Critique

The Scholarly Glutton and the Starving Flock

Ambrose Andreano

The Lord once said, “What does it profit man if he gain the whole world and lose his own soul?” (Mat. 16:36) I find this to be a fitting way to warn the scholar: one who seeks to gain the whole world of knowledge. As Scripture says elsewhere, “knowledge puffs up” (1 Cor. 8:1). And what does scripture mean when it speaks of knowledge inflating the ego? Surely it does not mean that knowledge is inherently evil, for that would remove knowledge even from God. The meaning is this: there is a tendency among the learned to arrogantly condemn those who are not as far along on their journey toward greater and more nuanced knowledge. “They clearly have not read the book I just read, so they are an idiot.” Not only does this ironically reveal the ignorance of one not discerning the difference between knowledge and intellect (a man can be intelligent but not knowledgeable, and vice versa), but it also creates a chasm between the self and the other; one where the bridge of love, humility, and charity has been destroyed. This alongside the echo-chamber problem is at the heart of “ivory tower” criticism.

This kind of scholar has no interest in helping others in any way. They learn solely for their own benefit, and they look down on others who do not have the knowledge they do. These are like the shepherds who feed only themselves and ignore the sheep (cf. Eze 34:2). They conflate the ignorant with the willfully ignorant, rendering all men guilty (this includes themselves, but they are too proud to see it). There are many of us who hunger for knowledge, but are denied it by the gluttonous scholar who gorges himself and withholds his knowledge solely as a means to scoff and feel superior to those less educated. As for his relationship to his scholarly peers, it is usually a race to who can become the fattest and least charitable person, for charity is merely a distraction from eating. “The man who is wrong is not worth the effort it takes to inform him,” he says, “let us instead eat our obscure books and drink the folly of the ignorant, for tomorrow we die” (cf. Isa 22:13). He might allow the crumbs of his chin to fall to the dogs: lethargically throwing in a book recommendation because he can’t be bothered to put anything in his own words. However, if a man were to tell the hungry, “there is a place in another country that sells food,” is this not a meaningless task that warrants no reward? Christ will say to him, “I was hungry and you fed me not” (Mat. 25:42), because one who loves Christ feeds His ignorant sheep when they are hungry for substantial words (cf. John 21:17). Even how much the glutton knows of Christ will be for him vanity if Christ does not know him (cf. Mat. 7:23).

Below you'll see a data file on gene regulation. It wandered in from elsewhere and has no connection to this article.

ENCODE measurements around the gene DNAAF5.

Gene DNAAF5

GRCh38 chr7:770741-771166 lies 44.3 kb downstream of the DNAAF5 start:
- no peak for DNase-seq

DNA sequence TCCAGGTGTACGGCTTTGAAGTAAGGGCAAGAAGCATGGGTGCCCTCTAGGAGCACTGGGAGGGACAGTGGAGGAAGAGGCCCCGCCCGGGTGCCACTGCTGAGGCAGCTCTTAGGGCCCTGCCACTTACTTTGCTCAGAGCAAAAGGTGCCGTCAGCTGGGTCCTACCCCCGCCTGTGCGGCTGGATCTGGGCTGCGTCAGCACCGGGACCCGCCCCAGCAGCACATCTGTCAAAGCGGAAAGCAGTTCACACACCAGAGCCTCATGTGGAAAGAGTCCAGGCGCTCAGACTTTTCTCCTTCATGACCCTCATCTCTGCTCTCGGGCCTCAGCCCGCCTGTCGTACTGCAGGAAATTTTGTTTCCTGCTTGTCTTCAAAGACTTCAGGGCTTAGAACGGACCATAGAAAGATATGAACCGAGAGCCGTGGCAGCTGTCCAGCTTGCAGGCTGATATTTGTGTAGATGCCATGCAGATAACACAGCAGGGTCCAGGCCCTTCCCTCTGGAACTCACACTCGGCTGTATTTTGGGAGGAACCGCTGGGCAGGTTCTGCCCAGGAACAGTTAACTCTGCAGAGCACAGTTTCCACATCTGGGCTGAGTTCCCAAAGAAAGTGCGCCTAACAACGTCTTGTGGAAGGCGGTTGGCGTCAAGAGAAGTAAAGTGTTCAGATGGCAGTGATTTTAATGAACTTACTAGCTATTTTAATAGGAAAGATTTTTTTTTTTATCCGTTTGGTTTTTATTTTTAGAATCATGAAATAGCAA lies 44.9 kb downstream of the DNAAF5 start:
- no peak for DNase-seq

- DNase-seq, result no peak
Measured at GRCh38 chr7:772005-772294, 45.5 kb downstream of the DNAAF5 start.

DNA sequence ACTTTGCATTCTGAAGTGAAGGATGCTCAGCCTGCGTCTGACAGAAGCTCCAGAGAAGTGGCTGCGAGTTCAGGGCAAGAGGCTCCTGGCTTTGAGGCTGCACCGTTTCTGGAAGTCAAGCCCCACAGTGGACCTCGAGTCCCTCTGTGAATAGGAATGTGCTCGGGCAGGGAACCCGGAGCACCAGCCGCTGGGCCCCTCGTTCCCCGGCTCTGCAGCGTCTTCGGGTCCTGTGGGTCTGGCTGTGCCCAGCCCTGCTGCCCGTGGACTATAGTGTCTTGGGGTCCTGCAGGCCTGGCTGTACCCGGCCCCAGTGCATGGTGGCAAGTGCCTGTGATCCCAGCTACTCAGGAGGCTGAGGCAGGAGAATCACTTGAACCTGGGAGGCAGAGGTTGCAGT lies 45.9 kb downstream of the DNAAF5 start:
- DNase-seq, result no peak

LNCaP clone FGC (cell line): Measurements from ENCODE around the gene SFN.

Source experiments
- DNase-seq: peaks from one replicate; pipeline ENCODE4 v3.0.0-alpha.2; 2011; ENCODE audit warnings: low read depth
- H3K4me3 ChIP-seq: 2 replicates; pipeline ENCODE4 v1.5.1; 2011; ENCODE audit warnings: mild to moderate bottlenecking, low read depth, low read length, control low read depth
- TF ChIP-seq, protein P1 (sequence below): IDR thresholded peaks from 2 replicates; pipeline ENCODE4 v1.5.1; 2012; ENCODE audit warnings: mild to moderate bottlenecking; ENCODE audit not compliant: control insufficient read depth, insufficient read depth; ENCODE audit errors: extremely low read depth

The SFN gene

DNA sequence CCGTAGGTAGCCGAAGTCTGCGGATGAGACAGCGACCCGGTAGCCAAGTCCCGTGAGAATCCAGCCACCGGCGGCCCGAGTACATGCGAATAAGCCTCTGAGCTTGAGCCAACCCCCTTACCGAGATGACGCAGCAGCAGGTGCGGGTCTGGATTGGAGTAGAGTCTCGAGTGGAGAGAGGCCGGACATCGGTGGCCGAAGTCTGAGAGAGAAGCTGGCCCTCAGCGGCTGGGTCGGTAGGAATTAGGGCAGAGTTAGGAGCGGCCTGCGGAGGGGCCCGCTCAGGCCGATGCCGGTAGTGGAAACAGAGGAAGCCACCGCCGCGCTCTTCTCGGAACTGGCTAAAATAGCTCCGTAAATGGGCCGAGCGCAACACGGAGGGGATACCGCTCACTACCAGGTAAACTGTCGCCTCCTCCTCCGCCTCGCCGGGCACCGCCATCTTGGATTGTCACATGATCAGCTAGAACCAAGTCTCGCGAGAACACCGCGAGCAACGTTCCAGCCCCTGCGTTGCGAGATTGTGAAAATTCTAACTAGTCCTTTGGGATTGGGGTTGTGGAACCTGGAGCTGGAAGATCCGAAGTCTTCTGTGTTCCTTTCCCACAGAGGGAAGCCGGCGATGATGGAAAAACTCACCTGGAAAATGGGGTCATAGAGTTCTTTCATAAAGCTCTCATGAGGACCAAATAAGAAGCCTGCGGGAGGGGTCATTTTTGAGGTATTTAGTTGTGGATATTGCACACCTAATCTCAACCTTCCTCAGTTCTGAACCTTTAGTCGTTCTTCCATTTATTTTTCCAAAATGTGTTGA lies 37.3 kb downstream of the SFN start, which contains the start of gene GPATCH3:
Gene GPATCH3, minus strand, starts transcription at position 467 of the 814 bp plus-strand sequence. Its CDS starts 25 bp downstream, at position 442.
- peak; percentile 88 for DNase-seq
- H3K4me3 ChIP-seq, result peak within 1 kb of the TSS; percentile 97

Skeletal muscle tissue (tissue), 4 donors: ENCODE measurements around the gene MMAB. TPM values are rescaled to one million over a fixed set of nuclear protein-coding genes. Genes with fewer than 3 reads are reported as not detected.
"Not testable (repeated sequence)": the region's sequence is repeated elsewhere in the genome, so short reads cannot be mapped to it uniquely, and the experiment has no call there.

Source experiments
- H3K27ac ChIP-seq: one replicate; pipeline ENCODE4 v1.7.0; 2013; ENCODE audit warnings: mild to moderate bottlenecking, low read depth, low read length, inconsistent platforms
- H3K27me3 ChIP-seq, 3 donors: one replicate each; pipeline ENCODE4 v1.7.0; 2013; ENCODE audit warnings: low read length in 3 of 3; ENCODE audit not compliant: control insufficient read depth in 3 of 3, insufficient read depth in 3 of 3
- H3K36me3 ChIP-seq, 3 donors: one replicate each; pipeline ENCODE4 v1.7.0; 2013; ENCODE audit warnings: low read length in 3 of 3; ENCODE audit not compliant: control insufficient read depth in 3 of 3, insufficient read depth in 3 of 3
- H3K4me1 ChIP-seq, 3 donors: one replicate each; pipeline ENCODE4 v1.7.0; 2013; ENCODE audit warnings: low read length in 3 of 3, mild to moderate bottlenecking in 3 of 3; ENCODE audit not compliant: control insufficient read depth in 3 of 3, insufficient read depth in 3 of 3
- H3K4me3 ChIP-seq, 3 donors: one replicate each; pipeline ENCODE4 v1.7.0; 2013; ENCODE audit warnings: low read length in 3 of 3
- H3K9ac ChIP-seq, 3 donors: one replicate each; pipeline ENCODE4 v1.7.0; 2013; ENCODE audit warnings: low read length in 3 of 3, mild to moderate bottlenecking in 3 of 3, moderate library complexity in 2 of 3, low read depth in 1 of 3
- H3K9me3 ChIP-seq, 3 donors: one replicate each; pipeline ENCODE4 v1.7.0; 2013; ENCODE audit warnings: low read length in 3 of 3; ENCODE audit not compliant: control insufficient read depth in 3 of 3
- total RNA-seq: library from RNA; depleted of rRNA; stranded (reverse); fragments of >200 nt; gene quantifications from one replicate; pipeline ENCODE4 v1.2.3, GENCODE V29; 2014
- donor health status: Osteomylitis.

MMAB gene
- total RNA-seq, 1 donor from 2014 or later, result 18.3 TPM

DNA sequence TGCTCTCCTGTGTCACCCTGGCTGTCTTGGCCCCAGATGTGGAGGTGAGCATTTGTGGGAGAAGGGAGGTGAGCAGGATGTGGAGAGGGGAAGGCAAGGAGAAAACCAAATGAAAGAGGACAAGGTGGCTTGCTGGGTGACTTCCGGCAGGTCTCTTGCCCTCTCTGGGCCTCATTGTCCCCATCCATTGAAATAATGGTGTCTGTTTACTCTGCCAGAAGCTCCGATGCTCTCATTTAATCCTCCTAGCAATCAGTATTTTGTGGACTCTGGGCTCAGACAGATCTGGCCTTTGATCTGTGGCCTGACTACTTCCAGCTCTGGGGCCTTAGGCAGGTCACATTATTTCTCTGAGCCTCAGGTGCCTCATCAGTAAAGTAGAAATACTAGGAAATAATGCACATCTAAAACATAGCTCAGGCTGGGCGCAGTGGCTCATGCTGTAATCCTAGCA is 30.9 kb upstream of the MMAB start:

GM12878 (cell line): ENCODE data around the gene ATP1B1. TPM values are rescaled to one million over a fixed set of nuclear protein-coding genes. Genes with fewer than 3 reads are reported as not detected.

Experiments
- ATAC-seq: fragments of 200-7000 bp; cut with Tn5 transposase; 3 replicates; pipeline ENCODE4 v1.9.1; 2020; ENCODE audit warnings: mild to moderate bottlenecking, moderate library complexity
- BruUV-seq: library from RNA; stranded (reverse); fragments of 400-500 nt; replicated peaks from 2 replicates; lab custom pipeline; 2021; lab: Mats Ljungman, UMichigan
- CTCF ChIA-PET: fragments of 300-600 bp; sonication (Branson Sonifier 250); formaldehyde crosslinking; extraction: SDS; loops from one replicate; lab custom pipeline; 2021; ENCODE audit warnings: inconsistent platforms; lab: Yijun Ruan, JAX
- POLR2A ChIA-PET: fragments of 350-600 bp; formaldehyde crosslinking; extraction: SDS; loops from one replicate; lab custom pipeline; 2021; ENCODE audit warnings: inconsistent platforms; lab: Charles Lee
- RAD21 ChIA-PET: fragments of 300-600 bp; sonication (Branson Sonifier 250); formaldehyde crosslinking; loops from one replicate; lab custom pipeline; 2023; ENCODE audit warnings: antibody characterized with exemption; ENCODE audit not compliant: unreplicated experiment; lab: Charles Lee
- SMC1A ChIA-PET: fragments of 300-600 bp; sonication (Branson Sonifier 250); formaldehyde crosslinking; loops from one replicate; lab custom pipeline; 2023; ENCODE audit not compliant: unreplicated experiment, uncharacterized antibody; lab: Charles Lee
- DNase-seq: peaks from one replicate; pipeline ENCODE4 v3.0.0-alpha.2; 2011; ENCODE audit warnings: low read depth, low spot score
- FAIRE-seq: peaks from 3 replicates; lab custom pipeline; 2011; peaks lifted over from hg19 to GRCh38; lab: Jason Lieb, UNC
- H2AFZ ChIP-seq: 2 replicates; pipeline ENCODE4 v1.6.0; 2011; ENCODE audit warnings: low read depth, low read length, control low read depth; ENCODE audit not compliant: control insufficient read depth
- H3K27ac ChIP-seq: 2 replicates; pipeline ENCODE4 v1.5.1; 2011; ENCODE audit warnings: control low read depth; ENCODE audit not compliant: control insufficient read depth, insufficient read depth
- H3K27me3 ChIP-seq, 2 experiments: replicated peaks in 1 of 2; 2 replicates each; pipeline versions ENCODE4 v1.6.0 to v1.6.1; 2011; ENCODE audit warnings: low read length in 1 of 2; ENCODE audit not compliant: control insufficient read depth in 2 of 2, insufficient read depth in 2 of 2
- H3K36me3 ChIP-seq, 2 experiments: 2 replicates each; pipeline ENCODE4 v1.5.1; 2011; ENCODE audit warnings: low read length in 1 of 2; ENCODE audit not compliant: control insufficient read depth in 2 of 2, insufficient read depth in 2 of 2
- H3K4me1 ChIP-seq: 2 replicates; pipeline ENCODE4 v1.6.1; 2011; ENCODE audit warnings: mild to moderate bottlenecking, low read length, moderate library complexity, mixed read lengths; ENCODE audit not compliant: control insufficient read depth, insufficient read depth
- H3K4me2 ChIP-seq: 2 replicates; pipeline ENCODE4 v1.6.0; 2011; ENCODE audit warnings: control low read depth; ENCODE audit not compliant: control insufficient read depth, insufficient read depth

Let us move on to talking about the ignorant sheep. Ignorance is not a sin and it should never be harassed, for we are all ignorant. Having a PhD does not free a man from ignorance, it merely suggests they know more than most people about a particular concentration. However, there is always that one book they have not read. There is always the antithetical and adjacent fields of study that illuminates their own. Nobody has all the knowledge, not even in their own field. And even if one were to have all the knowledge in their field of interest, they would have little knowledge in other fields. Everyone is ignorant, and we must acknowledge this to remain humble.

What do the scriptures say concerning the eloquent Apollos, who once was ignorant, and knew only the baptism of John? (Acts 18:25). Did not Priscilla and Aquila graciously expound unto him the way of God more perfectly? (v.26) Did they not feed the sheep? If Priscilla and Aquila were translated into the image of the contemporary Twitterverse, does it seem reasonable to conclude they would have plastered Apollos’ dated perspective across the internet with a retweet, and publicly mocked him for being a false teacher? I would say no. Humility desires Apollos’ gift of eloquence to be made even more perfect. It is pride and self-righteous anger that wants Apollos punished and ridiculed for speaking error in ignorance.

I will conclude these thoughts with some prayers:

I pray that the academic glutton would give his intellectual food to the poor instead of hoarding it with pompous mockery.

I pray that I would be more charitable with others when they do not know what I know, remembering the times I was ignorant and was graciously not chastised for it.

I pray that I would not assume someone is not intelligent for not being aware of some fact.

I pray that I would always forgive those who do not treat me the same, and instead feel compassion for them.

Perhaps in this, I could play a small part in making things a bit better.

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